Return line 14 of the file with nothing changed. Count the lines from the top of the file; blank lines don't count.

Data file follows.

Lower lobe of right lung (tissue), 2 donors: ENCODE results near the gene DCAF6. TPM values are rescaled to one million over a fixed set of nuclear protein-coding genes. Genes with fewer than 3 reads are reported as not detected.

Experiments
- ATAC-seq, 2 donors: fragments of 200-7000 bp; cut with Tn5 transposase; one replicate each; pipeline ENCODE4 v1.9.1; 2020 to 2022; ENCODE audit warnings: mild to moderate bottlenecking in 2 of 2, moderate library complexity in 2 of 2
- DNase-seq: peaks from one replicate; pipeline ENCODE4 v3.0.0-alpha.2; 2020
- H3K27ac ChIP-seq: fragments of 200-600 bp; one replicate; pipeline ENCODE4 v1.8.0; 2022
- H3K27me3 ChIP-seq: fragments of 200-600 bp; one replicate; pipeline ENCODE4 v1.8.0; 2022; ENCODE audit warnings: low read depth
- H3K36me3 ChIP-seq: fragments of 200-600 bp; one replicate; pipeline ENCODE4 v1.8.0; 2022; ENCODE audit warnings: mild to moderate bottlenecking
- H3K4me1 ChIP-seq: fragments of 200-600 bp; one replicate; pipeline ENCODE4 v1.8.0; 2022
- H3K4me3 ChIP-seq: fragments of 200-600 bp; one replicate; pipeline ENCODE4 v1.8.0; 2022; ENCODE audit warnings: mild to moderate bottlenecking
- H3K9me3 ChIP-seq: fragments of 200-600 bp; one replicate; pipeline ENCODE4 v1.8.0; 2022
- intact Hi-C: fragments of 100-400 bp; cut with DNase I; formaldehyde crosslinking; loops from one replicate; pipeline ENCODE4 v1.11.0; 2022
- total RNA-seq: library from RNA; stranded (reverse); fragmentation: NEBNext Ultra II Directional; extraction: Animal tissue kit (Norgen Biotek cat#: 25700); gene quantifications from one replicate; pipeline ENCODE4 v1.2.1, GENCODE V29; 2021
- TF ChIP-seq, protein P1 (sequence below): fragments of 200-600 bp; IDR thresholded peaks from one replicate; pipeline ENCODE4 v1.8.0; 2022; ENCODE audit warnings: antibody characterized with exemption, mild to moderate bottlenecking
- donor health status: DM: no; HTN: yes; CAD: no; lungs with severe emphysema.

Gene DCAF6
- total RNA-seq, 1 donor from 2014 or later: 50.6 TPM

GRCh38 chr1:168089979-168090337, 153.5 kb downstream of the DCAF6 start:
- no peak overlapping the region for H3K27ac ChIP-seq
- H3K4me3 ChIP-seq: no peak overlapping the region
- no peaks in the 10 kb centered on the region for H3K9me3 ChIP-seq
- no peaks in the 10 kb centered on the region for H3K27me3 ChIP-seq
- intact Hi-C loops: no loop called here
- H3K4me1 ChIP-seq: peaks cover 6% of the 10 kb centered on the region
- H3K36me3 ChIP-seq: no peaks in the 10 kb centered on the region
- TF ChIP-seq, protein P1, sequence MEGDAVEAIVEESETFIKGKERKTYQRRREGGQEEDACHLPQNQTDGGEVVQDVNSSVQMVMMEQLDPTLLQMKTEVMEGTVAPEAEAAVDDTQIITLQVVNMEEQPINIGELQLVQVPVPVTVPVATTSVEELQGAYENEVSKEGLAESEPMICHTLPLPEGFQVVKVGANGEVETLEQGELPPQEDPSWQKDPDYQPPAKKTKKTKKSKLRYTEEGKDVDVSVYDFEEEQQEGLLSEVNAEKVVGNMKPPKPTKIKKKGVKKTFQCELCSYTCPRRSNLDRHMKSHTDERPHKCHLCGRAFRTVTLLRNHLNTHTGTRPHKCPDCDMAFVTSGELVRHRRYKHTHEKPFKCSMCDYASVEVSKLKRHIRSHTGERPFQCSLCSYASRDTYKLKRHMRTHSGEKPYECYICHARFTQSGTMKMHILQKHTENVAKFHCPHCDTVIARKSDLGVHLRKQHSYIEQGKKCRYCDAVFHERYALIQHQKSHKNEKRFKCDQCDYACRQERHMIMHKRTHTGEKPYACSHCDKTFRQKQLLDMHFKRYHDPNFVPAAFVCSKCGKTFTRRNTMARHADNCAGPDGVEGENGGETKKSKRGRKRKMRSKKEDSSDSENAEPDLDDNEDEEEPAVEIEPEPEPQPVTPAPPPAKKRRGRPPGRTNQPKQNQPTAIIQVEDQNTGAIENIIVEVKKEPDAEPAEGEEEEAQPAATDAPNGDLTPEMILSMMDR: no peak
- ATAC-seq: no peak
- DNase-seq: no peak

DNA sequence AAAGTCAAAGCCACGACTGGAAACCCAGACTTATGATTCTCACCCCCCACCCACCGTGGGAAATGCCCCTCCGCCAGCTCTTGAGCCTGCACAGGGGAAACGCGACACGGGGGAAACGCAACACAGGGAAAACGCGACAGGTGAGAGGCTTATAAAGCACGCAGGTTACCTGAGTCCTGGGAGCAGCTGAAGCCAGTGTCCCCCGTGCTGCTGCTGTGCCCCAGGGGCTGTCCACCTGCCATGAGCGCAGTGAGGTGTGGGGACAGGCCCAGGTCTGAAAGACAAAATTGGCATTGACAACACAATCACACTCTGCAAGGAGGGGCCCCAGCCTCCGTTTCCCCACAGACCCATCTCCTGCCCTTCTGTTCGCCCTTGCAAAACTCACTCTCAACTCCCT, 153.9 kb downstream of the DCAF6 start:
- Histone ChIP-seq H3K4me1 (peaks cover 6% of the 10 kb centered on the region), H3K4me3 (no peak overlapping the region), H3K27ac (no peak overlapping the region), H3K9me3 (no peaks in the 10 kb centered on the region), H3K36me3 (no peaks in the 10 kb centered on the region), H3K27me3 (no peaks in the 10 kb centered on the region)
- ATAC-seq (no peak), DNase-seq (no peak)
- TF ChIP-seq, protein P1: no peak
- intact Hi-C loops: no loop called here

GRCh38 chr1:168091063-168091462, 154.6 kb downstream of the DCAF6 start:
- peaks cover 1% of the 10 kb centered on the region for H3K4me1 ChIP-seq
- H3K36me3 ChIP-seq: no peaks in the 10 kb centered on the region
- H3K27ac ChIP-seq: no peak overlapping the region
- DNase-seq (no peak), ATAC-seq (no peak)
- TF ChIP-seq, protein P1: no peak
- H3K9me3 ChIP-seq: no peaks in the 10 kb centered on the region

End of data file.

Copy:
- donor health status: DM: no; HTN: yes; CAD: no; lungs with severe emphysema.